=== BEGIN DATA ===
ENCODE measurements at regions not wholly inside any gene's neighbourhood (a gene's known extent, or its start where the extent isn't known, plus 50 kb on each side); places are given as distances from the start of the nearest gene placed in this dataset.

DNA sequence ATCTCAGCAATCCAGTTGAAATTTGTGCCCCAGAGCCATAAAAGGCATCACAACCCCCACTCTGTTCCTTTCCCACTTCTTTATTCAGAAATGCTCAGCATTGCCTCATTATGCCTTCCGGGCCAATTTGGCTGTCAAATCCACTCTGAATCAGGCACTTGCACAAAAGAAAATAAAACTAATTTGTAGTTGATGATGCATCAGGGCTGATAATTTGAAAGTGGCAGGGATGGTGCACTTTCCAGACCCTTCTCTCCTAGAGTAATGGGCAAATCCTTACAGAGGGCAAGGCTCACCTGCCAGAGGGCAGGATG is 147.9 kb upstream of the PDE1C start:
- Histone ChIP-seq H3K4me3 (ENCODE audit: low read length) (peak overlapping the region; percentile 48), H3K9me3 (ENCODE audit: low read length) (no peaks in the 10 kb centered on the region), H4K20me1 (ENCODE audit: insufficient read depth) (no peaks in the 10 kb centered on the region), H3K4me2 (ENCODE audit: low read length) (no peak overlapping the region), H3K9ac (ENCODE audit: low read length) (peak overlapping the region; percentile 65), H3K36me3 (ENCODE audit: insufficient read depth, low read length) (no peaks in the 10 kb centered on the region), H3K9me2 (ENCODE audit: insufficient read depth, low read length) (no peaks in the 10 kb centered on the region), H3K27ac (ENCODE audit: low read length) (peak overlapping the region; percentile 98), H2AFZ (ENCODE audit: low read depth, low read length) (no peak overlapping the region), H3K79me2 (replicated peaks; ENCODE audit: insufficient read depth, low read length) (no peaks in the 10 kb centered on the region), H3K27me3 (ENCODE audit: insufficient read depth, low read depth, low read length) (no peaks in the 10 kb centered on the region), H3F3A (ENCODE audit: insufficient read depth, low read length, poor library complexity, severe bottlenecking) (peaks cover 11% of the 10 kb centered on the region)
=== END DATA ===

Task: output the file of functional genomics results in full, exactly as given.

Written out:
ENCODE measurements at regions not wholly inside any gene's neighbourhood (a gene's known extent, or its start where the extent isn't known, plus 50 kb on each side); places are given as distances from the start of the nearest gene placed in this dataset.

DNA sequence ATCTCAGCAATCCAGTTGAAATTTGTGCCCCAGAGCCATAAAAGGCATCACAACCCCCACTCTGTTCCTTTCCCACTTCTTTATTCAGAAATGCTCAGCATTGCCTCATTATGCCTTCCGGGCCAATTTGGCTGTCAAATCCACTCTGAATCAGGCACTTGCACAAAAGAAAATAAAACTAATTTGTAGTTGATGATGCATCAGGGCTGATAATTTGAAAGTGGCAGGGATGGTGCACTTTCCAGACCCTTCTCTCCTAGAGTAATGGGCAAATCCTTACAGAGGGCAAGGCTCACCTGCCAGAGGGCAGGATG is 147.9 kb upstream of the PDE1C start:
- Histone ChIP-seq H3K4me3 (ENCODE audit: low read length) (peak overlapping the region; percentile 48), H3K9me3 (ENCODE audit: low read length) (no peaks in the 10 kb centered on the region), H4K20me1 (ENCODE audit: insufficient read depth) (no peaks in the 10 kb centered on the region), H3K4me2 (ENCODE audit: low read length) (no peak overlapping the region), H3K9ac (ENCODE audit: low read length) (peak overlapping the region; percentile 65), H3K36me3 (ENCODE audit: insufficient read depth, low read length) (no peaks in the 10 kb centered on the region), H3K9me2 (ENCODE audit: insufficient read depth, low read length) (no peaks in the 10 kb centered on the region), H3K27ac (ENCODE audit: low read length) (peak overlapping the region; percentile 98), H2AFZ (ENCODE audit: low read depth, low read length) (no peak overlapping the region), H3K79me2 (replicated peaks; ENCODE audit: insufficient read depth, low read length) (no peaks in the 10 kb centered on the region), H3K27me3 (ENCODE audit: insufficient read depth, low read depth, low read length) (no peaks in the 10 kb centered on the region), H3F3A (ENCODE audit: insufficient read depth, low read length, poor library complexity, severe bottlenecking) (peaks cover 11% of the 10 kb centered on the region)